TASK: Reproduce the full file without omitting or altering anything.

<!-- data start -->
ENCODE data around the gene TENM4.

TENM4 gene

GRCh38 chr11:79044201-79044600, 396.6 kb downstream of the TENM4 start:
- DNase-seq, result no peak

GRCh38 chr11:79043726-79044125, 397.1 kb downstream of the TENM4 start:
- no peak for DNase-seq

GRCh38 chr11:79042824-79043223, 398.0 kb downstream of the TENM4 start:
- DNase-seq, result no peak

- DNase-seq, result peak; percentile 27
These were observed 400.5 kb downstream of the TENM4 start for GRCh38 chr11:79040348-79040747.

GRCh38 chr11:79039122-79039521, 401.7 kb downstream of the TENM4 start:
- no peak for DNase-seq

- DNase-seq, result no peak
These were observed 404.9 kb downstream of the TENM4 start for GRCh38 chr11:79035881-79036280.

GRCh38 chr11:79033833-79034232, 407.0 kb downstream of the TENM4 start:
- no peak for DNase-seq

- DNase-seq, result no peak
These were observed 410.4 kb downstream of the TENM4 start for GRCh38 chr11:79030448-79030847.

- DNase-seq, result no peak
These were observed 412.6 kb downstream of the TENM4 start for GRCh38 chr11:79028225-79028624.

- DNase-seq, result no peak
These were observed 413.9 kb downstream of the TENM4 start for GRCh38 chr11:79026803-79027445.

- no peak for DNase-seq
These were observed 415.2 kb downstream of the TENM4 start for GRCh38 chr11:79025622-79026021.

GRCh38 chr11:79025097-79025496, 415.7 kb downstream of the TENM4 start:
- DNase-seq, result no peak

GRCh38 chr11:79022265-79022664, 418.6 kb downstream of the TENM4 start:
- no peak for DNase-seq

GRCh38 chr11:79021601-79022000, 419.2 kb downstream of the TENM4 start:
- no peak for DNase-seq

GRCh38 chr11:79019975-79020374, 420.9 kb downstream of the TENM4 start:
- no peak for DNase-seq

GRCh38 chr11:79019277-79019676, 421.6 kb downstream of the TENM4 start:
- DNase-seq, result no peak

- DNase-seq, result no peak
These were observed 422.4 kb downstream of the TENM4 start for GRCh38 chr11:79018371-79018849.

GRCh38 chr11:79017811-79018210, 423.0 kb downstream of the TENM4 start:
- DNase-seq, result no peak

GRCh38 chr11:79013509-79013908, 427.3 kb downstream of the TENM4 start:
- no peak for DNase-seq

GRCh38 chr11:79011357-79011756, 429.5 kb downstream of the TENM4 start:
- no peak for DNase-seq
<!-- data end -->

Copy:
ENCODE data around the gene TENM4.

TENM4 gene

GRCh38 chr11:79044201-79044600, 396.6 kb downstream of the TENM4 start:
- DNase-seq, result no peak

GRCh38 chr11:79043726-79044125, 397.1 kb downstream of the TENM4 start:
- no peak for DNase-seq

GRCh38 chr11:79042824-79043223, 398.0 kb downstream of the TENM4 start:
- DNase-seq, result no peak

- DNase-seq, result peak; percentile 27
These were observed 400.5 kb downstream of the TENM4 start for GRCh38 chr11:79040348-79040747.

GRCh38 chr11:79039122-79039521, 401.7 kb downstream of the TENM4 start:
- no peak for DNase-seq

- DNase-seq, result no peak
These were observed 404.9 kb downstream of the TENM4 start for GRCh38 chr11:79035881-79036280.

GRCh38 chr11:79033833-79034232, 407.0 kb downstream of the TENM4 start:
- no peak for DNase-seq

- DNase-seq, result no peak
These were observed 410.4 kb downstream of the TENM4 start for GRCh38 chr11:79030448-79030847.

- DNase-seq, result no peak
These were observed 412.6 kb downstream of the TENM4 start for GRCh38 chr11:79028225-79028624.

- DNase-seq, result no peak
These were observed 413.9 kb downstream of the TENM4 start for GRCh38 chr11:79026803-79027445.

- no peak for DNase-seq
These were observed 415.2 kb downstream of the TENM4 start for GRCh38 chr11:79025622-79026021.

GRCh38 chr11:79025097-79025496, 415.7 kb downstream of the TENM4 start:
- DNase-seq, result no peak

GRCh38 chr11:79022265-79022664, 418.6 kb downstream of the TENM4 start:
- no peak for DNase-seq

GRCh38 chr11:79021601-79022000, 419.2 kb downstream of the TENM4 start:
- no peak for DNase-seq

GRCh38 chr11:79019975-79020374, 420.9 kb downstream of the TENM4 start:
- no peak for DNase-seq

GRCh38 chr11:79019277-79019676, 421.6 kb downstream of the TENM4 start:
- DNase-seq, result no peak

- DNase-seq, result no peak
These were observed 422.4 kb downstream of the TENM4 start for GRCh38 chr11:79018371-79018849.

GRCh38 chr11:79017811-79018210, 423.0 kb downstream of the TENM4 start:
- DNase-seq, result no peak

GRCh38 chr11:79013509-79013908, 427.3 kb downstream of the TENM4 start:
- no peak for DNase-seq

GRCh38 chr11:79011357-79011756, 429.5 kb downstream of the TENM4 start:
- no peak for DNase-seq